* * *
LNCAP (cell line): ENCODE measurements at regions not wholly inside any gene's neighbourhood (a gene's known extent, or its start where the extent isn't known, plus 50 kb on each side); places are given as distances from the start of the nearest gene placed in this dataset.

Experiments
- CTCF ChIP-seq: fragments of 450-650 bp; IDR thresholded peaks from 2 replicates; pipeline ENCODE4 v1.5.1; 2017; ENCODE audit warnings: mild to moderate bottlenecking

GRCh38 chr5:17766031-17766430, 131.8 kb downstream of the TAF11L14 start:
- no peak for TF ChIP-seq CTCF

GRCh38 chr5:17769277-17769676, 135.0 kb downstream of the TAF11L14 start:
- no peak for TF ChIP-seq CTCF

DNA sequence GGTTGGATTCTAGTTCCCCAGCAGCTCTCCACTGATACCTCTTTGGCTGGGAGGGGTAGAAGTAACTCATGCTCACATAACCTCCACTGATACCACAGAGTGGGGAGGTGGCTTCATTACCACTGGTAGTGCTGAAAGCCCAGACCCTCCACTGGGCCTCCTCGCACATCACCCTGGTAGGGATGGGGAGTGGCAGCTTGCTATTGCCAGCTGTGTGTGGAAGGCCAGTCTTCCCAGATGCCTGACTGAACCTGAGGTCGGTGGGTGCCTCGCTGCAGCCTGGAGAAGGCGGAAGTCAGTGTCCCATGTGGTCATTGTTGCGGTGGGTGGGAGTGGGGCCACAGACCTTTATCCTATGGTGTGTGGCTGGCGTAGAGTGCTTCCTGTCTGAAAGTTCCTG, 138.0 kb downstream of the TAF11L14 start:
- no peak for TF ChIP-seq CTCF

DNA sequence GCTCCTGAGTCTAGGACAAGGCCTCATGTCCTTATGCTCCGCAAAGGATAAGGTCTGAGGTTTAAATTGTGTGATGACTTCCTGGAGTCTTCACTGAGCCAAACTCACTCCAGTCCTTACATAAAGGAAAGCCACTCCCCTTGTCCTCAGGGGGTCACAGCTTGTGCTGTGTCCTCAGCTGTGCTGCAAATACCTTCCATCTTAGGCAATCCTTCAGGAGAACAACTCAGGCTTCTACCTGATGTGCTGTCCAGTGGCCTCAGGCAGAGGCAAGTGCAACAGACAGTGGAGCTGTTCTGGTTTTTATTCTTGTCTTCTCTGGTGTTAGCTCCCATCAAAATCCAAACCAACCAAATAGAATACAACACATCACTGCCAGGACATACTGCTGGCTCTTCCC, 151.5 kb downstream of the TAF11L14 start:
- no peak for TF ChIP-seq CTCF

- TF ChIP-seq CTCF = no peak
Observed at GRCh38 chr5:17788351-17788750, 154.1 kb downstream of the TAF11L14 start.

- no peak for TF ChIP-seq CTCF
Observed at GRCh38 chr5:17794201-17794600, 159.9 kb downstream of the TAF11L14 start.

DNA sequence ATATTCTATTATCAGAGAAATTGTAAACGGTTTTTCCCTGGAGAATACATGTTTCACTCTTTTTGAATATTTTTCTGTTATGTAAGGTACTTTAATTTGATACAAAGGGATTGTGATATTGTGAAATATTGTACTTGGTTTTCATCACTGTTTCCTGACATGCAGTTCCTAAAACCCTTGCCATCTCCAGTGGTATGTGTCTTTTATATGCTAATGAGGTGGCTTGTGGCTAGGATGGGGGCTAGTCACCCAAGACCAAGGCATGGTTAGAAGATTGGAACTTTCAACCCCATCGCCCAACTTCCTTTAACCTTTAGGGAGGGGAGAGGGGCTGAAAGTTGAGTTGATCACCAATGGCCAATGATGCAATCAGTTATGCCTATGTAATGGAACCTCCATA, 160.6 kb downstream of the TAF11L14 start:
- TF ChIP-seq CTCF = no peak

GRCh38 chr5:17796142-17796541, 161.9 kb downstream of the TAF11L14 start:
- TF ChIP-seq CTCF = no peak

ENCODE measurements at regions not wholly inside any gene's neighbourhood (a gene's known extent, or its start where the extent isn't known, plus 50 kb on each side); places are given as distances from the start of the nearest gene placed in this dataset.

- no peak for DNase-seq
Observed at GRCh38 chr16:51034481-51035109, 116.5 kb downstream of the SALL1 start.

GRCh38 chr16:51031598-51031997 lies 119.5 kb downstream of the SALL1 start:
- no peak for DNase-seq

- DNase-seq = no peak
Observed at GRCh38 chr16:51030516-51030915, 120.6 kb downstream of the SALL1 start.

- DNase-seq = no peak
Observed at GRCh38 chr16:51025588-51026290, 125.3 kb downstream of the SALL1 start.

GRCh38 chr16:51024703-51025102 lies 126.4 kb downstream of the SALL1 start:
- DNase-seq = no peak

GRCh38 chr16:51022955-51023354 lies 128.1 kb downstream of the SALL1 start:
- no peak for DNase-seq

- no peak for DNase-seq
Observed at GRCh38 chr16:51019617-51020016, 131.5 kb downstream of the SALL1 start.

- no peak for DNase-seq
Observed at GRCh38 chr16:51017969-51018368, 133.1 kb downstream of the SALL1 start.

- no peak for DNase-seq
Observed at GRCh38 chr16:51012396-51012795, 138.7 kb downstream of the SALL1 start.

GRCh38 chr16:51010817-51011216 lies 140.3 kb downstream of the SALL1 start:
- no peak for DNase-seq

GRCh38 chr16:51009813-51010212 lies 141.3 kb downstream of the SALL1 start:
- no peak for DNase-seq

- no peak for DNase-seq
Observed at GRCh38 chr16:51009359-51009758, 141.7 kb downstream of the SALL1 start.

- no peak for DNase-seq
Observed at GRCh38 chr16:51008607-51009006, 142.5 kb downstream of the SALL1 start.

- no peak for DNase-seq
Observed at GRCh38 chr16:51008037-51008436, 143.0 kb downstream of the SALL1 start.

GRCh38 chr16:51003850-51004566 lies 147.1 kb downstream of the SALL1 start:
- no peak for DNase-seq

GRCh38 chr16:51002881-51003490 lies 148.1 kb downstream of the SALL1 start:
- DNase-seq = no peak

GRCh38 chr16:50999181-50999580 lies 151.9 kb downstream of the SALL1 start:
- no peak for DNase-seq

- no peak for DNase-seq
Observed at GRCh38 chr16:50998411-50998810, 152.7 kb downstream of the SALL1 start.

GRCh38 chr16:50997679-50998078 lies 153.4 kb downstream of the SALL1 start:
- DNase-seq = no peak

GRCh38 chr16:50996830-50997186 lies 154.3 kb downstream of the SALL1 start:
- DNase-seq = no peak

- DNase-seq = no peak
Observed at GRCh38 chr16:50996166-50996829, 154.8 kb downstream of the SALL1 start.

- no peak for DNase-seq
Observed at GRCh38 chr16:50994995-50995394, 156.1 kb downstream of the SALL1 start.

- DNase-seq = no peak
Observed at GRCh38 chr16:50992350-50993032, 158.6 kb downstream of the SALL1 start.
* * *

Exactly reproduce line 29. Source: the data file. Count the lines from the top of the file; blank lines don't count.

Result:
GRCh38 chr16:51024703-51025102 lies 126.4 kb downstream of the SALL1 start: